Reduction of plasma low-density lipoprotein cholesterol (LDL-C) through the use of agents such as statins represents the therapeutic standard of care for the prevention of cardiovascular disease (CVD) [1, 2], the leading cause of death in Western nations. Proprotein convertase subtilisin/kexin type 9 (PCSK9) regulates plasma LDL-C levels by preventing the recycling of the LDL-receptor (LDLR) to the plasma membrane of hepatocytes [3, 4]. Humans with natural PCSK9 loss-of-function mutations display dramatically reduced LDL-C levels and decreased risk of CVD, yet display no adverse health effects [5–8]. The robust LDL-C lowering observed with recently approved PCSK9 monoclonal antibodies (mAbs) when administered as a monotherapy or in combination with established LDL-C–lowering drugs validates the therapeutic potential of inhibiting PCSK9 function [9–11]. However, these therapeutic candidates require a parenteral route of administration rather than being orally bioavailable. Utilizing a phenotypic screen for the discovery of small molecules that inhibit the secretion of PCSK9 into conditioned media, we have recently identified a compound family that inhibits the translation of PCSK9 . However, the mechanism of translation inhibition exerted by these compounds remains unknown. Herein we describe a more optimized small molecule, PF-06446846, that demonstrates in vivo activity. We show that PF-06446846 induces the 80S ribosome to stall while translating PCSK9. We further demonstrate using ribosome profiling that despite acting through protein translation, a core cellular process, PF-06446846 is exceptionally specific, affecting very few proteins. The PF-06446846 mechanism of action reveals a previously unexpected potential to therapeutically modulate the human ribosome with small molecules as a means to target previously “undruggable” proteins.
PF-06446846 inhibits PCSK9 translation by causing the ribosome to stall during elongation
The previously identified hit compound was adequate for initial in vitro characterization, but in vivo assessment required improvements in pharmacokinetic properties . The potency, physicochemical properties, and the off-target pharmacology associated with the hit compound were improved by structural changes to two regions of the molecule. These efforts led to the identification of compound PF-06446846 (Fig 1A), which has properties suitable for both in vitro and in vivo evaluation (S1 Fig and S1 Table). The synthesis and physiochemical characterization of PF-06446846 are described in the Materials and methods, S2–S8 Figs and S2–S7 Tables. PF-06446846 inhibited the secretion of PCSK9 by Huh7 cells with an IC50 of 0.3 μM (S1A Fig). However, metabolic labeling of Huh7 cells with 35S-Met/Cys showed that decreases in PCSK9 were not a consequence of global inhibition of protein synthesis (S1B and S1C Fig). Furthermore, proteomic analysis of the Huh7 cells utilizing stable isotope labeling with amino acids in cell culture (SILAC) indicated no general effect of PF-06446846 on the secreted and intracellular proteome (S9 Fig, S8–S10 Tables). Taken together, these results indicate that PF-06446846 exhibits a high degree of specificity for inhibiting the expression of PCSK9.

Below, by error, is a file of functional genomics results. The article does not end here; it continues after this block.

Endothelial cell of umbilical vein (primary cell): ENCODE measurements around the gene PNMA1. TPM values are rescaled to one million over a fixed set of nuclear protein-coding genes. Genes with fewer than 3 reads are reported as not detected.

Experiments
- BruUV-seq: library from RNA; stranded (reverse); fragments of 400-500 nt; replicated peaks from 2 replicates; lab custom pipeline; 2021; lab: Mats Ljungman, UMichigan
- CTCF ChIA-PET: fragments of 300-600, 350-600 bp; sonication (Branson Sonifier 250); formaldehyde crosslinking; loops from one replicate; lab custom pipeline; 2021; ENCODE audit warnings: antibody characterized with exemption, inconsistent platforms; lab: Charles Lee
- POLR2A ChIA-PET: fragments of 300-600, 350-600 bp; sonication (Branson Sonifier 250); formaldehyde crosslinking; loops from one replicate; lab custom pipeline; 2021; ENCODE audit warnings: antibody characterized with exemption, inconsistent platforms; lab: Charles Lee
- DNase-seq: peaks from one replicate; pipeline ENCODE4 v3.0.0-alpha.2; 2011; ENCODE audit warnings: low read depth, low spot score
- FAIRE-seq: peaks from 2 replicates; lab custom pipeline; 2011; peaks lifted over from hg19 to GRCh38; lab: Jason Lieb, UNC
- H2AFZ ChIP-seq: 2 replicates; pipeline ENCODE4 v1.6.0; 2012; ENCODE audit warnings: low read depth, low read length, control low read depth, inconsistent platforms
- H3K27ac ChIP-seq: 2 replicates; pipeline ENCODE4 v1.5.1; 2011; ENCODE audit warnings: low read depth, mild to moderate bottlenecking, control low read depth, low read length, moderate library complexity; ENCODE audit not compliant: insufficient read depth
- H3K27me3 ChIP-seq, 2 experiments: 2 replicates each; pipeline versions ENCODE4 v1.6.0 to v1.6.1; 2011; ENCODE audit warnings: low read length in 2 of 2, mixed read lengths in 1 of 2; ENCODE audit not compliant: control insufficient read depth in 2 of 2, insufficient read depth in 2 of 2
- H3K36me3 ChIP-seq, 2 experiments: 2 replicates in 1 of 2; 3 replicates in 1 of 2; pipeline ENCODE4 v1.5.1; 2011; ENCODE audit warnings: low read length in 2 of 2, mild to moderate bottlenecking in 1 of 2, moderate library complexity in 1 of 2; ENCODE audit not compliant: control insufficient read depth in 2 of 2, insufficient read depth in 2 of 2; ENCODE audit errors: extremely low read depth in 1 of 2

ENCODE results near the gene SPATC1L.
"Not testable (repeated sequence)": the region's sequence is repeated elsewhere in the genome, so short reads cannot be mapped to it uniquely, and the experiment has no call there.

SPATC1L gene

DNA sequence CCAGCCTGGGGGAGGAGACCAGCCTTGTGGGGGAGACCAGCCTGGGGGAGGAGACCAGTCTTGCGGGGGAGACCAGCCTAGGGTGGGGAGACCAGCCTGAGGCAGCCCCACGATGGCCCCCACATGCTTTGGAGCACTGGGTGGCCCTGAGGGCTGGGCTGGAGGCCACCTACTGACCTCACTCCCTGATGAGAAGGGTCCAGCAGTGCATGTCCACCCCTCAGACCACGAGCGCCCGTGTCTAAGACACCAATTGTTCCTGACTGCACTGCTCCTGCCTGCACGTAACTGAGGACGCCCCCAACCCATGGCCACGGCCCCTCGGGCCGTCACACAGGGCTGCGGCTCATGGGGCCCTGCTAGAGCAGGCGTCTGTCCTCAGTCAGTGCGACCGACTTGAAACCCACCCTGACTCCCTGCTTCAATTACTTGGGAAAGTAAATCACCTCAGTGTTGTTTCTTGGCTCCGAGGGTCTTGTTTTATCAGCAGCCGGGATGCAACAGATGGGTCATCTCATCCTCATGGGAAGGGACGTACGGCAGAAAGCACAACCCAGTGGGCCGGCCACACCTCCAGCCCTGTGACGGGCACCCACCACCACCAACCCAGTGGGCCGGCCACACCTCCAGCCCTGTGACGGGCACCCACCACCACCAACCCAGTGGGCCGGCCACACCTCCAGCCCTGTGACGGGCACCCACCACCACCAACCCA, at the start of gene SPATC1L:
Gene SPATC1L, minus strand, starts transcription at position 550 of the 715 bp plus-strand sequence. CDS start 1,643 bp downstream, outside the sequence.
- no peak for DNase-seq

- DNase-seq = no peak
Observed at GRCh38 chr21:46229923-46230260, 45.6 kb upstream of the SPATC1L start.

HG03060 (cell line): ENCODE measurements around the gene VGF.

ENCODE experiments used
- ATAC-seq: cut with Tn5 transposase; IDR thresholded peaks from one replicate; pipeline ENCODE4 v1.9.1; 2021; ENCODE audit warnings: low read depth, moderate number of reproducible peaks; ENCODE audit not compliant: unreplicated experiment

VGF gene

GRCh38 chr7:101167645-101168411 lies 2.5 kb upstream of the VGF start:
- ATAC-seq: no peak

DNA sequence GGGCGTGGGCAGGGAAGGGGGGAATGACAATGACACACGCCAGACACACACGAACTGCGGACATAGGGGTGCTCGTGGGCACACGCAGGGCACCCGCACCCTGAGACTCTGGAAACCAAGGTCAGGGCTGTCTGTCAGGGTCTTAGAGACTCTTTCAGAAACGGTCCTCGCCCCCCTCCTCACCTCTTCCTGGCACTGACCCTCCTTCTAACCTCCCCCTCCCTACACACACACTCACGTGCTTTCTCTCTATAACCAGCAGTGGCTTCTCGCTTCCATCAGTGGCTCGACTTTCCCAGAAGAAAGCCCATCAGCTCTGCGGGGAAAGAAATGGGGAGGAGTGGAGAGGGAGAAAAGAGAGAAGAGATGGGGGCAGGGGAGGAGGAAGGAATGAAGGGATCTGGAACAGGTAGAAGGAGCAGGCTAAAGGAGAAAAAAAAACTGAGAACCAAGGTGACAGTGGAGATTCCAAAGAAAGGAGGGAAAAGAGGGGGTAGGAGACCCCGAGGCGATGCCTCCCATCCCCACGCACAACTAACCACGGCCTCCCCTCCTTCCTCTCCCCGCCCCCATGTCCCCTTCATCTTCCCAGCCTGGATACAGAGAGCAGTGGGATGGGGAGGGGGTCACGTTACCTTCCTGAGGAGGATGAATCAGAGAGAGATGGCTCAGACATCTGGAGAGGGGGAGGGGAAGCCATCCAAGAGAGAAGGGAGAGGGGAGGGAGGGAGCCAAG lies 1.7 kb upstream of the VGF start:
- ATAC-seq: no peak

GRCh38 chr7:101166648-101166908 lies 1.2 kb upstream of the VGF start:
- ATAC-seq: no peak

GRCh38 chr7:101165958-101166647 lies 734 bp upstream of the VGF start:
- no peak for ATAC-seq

(A) Structure of PF-06446846. (B) Luciferase activity of HeLa-based cell-free translation reactions programmed with mRNAs encoding PCSK9-luciferase, PCSK9(1–35)-luciferase, and PCSK9(1–33)-luciferase fusions and luciferase alone in the absence (black bars) or presence (grey bars) of 50 μM PF-06446846. All error bars represent one standard deviation of three replicates. (C) PF-06446846 sensitivity dependence on the amino acid sequence of PCSK9(1–33). PCSK9-luciferase fusions encode the native PCSK9 amino acid sequence with common codons or rare codons or a native, double-frameshifted mRNA sequence that results in a changed amino acid sequence (See S1E Fig for sequences). All error bars represent one standard deviation of three replicates. (D) 3H-PF-06446846 binding to purified human ribosomes, Kd: 7.0 μM (95% CI: 5.5–8.4) Bmax: 28.7 pmol/mg (95% CI: 26.5–30.8). The symbols within the graph represent the individual measurements obtained from three independent experiments. Bmax and Kd values were calculated using GraphPad PRISM, in which the complete (n = 3) dataset was fit to the one site-specific binding equation. (E–F) Electrophoreograms of toeprints of stalled ribosomes on the (E) PCSK9(1–35)-luciferase fusion construct and (F) full-length PCSK9-luciferase fusion. The nucleotide (nt) positions from the “A” of the ATG initiation codon of the first and last of the group of toeprinting peaks are indicated. The expected position of the P-site of the stalled ribosome from ribosome profiling is also indicated. (G) Schematic of ribosomal toeprinting assays. 5ʹ 6-FAM labeled primers are extended by reverse transcriptase, which terminates when blocked by a ribosome. In this case, we also hypothesize that additional factors may be bound to the stalled ribosome, obstructing the reverse transcriptase at more 3ʹ positions and over a broader range of positions then what is normally observed . (H) Sucrose density gradient profiles of cell-free translation reactions programmed with an mRNA encoding an N-terminally extended PCSK9 in the presence of 100 μM PF-06446846 (grey) and vehicle (blue). (I) Tris-Tricine SDS-PAGE gels showing 35S-Met-labelled peptides that sediment in the polysome region of the gradient. (J) Model of the species isolated by density gradient centrifugation containing one stalled ribosome and two queued ribosomes. The individual quantitative observations that underlie Fig 1B–D are in S14 Table.